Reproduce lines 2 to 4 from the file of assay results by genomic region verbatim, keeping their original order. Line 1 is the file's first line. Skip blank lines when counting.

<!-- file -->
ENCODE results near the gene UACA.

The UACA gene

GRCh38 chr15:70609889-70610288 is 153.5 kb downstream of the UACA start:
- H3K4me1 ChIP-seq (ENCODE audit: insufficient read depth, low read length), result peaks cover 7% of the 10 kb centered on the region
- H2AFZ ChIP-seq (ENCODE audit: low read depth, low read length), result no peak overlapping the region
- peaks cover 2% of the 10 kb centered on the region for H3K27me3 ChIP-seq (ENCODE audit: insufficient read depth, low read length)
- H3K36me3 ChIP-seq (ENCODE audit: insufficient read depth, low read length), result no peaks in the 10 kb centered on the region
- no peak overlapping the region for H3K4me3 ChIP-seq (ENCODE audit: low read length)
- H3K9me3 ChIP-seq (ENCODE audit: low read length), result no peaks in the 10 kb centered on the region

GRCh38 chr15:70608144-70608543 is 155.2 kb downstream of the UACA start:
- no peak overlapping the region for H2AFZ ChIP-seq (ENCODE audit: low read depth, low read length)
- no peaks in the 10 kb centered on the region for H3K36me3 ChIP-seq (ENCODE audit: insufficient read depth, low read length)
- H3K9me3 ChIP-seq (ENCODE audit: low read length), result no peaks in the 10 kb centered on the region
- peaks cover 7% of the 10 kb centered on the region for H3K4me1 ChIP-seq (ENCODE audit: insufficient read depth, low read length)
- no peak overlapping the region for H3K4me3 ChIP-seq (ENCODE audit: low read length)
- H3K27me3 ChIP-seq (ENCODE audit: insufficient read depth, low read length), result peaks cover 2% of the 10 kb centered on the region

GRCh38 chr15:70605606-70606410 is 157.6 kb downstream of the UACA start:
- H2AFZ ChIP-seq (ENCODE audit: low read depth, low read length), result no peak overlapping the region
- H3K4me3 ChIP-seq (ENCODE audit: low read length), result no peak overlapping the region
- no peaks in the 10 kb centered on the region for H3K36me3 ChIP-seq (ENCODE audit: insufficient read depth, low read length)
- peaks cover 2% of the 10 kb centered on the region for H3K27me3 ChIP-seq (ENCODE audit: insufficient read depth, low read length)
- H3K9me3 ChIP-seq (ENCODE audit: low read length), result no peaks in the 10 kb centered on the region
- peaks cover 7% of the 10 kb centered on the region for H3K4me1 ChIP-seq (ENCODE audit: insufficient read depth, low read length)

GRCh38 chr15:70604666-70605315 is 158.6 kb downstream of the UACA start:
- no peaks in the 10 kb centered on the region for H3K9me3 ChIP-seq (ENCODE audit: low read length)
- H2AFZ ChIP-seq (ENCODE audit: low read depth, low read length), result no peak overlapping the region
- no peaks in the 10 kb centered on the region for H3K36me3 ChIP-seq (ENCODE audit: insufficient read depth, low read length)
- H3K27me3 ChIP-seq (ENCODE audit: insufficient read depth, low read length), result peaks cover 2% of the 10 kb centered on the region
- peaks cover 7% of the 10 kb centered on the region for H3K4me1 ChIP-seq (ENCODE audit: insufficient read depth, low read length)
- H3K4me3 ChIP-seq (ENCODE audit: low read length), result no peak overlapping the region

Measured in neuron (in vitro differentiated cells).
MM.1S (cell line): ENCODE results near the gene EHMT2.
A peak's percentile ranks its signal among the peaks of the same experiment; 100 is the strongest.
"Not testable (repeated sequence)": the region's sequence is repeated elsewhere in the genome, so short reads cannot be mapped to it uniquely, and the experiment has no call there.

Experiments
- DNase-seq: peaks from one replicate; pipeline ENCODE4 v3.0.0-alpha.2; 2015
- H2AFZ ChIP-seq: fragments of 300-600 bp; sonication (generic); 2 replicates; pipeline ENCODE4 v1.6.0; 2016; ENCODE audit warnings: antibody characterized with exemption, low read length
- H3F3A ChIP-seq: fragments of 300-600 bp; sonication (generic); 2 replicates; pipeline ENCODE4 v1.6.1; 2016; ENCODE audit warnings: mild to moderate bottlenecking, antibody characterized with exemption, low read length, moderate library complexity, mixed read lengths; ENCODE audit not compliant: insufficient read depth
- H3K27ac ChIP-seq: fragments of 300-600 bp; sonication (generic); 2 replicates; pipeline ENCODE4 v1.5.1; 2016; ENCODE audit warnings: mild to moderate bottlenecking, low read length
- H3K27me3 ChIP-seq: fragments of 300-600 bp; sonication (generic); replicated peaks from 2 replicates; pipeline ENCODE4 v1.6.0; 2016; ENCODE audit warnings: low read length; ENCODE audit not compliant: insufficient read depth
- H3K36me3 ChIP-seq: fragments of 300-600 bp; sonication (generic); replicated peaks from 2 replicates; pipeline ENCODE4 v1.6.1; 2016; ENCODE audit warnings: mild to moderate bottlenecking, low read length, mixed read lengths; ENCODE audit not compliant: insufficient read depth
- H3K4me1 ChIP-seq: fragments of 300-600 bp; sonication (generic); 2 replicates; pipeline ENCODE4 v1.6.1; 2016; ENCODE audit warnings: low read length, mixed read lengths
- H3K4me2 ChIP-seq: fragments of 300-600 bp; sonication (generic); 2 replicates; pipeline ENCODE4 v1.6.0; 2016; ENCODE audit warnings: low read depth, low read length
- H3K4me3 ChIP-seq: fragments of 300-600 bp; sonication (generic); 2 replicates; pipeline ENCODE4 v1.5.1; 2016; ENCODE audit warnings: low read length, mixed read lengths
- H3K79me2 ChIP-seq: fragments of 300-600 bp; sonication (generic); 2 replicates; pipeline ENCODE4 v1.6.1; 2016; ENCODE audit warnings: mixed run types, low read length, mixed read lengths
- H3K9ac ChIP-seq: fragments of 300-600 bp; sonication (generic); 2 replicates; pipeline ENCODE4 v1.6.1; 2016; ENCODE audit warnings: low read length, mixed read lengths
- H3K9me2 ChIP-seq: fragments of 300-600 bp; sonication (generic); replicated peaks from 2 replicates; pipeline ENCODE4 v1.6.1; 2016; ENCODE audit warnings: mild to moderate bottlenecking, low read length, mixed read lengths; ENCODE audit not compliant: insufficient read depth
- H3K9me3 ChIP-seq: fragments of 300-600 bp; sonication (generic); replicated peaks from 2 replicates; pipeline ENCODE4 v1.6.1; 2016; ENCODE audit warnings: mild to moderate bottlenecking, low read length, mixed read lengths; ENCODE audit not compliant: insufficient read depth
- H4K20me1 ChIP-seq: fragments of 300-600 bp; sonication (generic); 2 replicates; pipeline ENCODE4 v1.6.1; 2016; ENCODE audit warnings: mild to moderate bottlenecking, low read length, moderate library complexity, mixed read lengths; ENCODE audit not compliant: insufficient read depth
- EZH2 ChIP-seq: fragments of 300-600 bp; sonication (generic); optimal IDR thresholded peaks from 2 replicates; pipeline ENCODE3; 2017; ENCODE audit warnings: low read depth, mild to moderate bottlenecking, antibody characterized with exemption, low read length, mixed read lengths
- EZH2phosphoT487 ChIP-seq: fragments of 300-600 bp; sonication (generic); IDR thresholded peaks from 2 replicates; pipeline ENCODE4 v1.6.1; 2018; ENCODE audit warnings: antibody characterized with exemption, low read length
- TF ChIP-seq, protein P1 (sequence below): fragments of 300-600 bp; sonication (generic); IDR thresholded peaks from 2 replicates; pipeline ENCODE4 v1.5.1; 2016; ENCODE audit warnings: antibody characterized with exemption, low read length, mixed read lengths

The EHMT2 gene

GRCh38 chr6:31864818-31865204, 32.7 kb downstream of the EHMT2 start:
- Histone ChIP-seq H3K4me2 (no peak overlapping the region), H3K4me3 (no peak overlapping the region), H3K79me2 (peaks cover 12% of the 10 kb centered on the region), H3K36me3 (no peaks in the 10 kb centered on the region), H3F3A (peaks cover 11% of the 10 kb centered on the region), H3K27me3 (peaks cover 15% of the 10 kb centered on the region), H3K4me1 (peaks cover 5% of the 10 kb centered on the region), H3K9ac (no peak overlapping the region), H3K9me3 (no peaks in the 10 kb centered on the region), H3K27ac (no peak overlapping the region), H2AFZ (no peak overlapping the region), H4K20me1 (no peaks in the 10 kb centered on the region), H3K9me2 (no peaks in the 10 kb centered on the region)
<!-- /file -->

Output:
The UACA gene

GRCh38 chr15:70609889-70610288 is 153.5 kb downstream of the UACA start:
- H3K4me1 ChIP-seq (ENCODE audit: insufficient read depth, low read length), result peaks cover 7% of the 10 kb centered on the region